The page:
By Yasmine Pezeshkpour
Fariborz Maseeh ScD delivered the USC Chan Division of Occupational Science and Occupational Therapy commencement speech on May 13.
Maseeh founded the Kids Institute for Development and Advancement (KiDA) in 2008 after his son was diagnosed with autism spectrum disorder at the age of 2. Maseeh credited much of the success of KiDA to division students and the guidance of associate dean and chair Florence Clark PhD, OTR/L, FAOTA.
The class of 2016 consisted of 10 bachelor of science, 156 master of arts, 53 doctor of occupational therapy and one doctor of philosophy graduates.
During his commencement speech, Maseeh took a moment to recognize Clark for 28 years of leadership at USC Chan. Graduates and guests joined in with a standing ovation for Clark, who is set to step down as associate dean at the end of 2016.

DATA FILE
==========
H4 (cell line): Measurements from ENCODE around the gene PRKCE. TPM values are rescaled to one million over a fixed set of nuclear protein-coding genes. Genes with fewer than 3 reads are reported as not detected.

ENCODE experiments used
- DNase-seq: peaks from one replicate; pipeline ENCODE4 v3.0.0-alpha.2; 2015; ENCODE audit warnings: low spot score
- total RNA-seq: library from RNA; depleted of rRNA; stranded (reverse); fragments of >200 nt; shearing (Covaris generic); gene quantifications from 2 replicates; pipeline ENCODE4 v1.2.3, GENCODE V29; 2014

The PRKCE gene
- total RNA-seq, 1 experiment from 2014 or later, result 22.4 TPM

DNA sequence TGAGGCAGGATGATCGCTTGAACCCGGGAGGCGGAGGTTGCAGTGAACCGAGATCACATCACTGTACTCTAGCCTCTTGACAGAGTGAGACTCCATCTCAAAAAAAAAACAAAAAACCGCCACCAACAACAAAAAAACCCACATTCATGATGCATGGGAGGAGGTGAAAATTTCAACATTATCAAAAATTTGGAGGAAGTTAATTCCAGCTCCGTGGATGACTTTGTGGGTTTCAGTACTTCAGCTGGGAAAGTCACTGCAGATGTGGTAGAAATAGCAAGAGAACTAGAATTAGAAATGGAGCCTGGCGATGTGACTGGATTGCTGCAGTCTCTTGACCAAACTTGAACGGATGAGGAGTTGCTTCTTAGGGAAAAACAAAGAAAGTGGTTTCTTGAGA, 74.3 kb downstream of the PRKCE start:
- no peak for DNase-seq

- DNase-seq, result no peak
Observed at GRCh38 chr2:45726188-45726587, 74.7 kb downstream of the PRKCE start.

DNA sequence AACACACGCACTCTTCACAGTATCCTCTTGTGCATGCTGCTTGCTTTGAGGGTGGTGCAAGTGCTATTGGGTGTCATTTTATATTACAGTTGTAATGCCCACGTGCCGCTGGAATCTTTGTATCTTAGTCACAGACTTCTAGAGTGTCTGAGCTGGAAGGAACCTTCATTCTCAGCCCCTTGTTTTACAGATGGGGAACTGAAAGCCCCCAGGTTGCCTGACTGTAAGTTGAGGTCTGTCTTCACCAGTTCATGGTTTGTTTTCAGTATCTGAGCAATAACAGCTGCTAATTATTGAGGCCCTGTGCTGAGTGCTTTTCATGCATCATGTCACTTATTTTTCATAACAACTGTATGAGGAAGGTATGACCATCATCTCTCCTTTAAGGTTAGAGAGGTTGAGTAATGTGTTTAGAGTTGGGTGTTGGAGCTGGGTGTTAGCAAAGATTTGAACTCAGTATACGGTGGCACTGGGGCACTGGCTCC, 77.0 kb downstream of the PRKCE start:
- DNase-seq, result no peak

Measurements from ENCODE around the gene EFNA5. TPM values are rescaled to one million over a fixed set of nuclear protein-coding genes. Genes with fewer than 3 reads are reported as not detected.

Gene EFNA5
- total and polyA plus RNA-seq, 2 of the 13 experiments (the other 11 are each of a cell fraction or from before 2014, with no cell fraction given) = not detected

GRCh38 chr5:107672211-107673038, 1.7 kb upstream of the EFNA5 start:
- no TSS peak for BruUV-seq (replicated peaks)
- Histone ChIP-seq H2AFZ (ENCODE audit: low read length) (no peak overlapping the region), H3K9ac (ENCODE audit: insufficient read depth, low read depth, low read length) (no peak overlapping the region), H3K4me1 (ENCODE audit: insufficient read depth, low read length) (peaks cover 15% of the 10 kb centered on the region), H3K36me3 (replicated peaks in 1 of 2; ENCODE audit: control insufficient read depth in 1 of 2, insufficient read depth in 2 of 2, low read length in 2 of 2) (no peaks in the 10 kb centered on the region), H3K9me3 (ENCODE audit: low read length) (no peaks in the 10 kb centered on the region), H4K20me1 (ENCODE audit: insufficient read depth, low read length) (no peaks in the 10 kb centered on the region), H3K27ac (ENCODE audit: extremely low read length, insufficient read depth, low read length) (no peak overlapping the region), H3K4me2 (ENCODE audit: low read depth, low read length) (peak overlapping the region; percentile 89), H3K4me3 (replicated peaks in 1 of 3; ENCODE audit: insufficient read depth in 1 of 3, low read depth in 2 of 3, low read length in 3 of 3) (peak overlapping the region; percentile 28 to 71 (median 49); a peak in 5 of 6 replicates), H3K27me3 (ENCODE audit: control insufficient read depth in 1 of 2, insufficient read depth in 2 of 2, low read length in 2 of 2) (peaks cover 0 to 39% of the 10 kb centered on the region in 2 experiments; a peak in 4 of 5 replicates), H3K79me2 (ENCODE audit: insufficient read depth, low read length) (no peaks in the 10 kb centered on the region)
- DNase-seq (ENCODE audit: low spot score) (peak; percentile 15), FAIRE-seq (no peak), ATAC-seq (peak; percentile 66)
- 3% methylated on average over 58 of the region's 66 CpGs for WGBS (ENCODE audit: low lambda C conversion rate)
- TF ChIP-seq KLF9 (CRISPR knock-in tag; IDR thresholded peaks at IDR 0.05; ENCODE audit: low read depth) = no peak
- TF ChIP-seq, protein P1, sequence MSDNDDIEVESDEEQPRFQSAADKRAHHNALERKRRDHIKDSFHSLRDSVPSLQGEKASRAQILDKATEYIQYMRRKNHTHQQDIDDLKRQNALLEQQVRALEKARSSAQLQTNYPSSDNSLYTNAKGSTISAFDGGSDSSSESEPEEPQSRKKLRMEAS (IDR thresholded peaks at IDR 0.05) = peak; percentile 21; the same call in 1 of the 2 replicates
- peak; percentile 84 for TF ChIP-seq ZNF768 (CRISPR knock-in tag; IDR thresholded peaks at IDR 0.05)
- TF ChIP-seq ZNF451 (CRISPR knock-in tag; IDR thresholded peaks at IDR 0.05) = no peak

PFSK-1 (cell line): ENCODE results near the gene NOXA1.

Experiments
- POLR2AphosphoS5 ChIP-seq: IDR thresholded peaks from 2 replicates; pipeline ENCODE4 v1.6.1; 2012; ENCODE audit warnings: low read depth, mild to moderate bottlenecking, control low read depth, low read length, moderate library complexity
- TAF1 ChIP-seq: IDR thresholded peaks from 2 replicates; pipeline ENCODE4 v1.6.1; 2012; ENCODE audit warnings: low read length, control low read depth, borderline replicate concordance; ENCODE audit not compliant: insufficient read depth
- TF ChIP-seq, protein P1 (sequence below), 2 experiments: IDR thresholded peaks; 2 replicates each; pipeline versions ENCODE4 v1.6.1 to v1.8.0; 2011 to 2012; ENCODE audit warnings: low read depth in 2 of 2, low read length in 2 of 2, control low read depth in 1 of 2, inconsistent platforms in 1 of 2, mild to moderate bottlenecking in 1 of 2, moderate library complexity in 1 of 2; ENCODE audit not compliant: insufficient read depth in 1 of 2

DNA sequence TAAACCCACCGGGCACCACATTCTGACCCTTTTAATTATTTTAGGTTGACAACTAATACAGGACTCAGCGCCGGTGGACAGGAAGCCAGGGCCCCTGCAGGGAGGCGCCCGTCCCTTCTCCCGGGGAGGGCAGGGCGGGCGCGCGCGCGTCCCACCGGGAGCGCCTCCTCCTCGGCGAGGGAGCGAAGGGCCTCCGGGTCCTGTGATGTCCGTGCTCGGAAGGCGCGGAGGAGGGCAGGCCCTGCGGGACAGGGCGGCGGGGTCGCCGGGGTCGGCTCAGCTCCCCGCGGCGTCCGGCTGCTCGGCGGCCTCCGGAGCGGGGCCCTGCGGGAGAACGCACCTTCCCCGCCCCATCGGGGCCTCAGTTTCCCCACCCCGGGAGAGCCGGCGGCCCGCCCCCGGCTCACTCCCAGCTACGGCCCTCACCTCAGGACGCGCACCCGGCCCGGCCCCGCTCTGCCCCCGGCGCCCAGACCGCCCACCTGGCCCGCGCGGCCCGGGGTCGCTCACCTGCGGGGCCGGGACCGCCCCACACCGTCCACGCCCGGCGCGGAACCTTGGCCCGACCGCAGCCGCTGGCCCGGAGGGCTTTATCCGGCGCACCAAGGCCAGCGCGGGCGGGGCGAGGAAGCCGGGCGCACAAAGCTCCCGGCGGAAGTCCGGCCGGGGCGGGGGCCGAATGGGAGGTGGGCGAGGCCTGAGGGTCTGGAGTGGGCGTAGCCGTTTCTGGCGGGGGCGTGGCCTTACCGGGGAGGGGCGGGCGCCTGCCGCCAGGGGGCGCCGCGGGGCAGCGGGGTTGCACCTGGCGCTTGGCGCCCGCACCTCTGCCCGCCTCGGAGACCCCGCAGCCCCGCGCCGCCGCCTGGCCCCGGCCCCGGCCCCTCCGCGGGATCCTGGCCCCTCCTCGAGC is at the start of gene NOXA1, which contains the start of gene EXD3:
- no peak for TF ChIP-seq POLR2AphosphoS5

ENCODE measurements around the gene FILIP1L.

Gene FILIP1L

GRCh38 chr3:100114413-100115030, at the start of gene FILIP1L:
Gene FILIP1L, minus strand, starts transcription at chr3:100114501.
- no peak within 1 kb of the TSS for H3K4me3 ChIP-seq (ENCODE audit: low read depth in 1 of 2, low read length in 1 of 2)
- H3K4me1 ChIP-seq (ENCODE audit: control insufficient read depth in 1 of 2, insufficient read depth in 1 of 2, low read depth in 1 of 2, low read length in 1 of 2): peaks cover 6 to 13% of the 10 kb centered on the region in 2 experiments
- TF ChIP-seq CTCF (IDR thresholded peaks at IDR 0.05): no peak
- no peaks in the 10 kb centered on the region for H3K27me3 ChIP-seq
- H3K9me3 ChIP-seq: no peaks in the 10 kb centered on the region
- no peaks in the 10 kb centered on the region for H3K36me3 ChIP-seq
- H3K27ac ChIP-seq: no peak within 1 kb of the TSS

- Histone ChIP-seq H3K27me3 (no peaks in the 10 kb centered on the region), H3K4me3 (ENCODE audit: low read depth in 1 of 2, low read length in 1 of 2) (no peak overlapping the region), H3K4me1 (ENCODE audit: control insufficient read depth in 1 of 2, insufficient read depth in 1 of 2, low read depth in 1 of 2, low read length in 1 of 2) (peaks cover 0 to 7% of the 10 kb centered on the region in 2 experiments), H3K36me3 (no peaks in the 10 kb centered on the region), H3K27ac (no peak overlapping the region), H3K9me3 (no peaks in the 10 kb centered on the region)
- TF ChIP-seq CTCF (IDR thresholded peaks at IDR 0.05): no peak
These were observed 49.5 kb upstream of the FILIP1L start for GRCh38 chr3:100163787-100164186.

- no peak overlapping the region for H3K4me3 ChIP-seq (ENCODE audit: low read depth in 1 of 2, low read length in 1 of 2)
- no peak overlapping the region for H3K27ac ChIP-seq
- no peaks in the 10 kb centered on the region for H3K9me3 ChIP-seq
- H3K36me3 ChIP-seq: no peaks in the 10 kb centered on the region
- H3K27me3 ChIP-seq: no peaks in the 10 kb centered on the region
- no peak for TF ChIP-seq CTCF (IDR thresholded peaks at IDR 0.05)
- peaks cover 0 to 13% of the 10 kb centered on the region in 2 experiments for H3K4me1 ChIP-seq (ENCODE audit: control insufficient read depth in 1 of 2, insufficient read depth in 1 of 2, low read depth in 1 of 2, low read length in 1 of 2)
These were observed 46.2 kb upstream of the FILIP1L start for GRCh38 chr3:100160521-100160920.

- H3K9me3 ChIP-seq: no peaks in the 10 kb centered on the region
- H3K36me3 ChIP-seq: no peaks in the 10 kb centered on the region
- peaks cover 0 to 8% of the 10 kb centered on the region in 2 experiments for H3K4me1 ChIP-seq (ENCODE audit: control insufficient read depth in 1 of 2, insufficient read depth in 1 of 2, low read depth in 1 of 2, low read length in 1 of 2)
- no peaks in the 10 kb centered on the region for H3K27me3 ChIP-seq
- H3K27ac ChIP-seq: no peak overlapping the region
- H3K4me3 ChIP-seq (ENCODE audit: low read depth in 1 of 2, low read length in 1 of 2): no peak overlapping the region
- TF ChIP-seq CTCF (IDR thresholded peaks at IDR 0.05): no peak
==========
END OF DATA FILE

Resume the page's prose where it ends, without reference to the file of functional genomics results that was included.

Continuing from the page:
Stefanie Bodison ’92, MA ’93, OTD ’10 is the latest in a long line of USC experts, stretching back more than 50 years to former USC faculty emeritus A. Jean Ayres ’45, MA ’54 and her landmark theory of sensory integration, seeking to better understand the relationships between sensory information and children’s neurological capacity for effectively using that sensory “input” for “output” movements and behaviors.
But unlike a previous generation, not only is Bodison armed with state-of-the-art neuroimaging technologies that provide measurable views of the brain and body at work, she also has grant funding to help her realize her mission.
A research assistant professor at the USC Chan Division, Bodison is using various brain imaging techniques including functional magnetic resonance imaging (fMRI) to assess the structural and functional connectivity of sensorimotor integration — the term describing the brain’s ability to transform sensory information into a motor response — in both typically developing children and those diagnosed with autism spectrum disorder (ASD).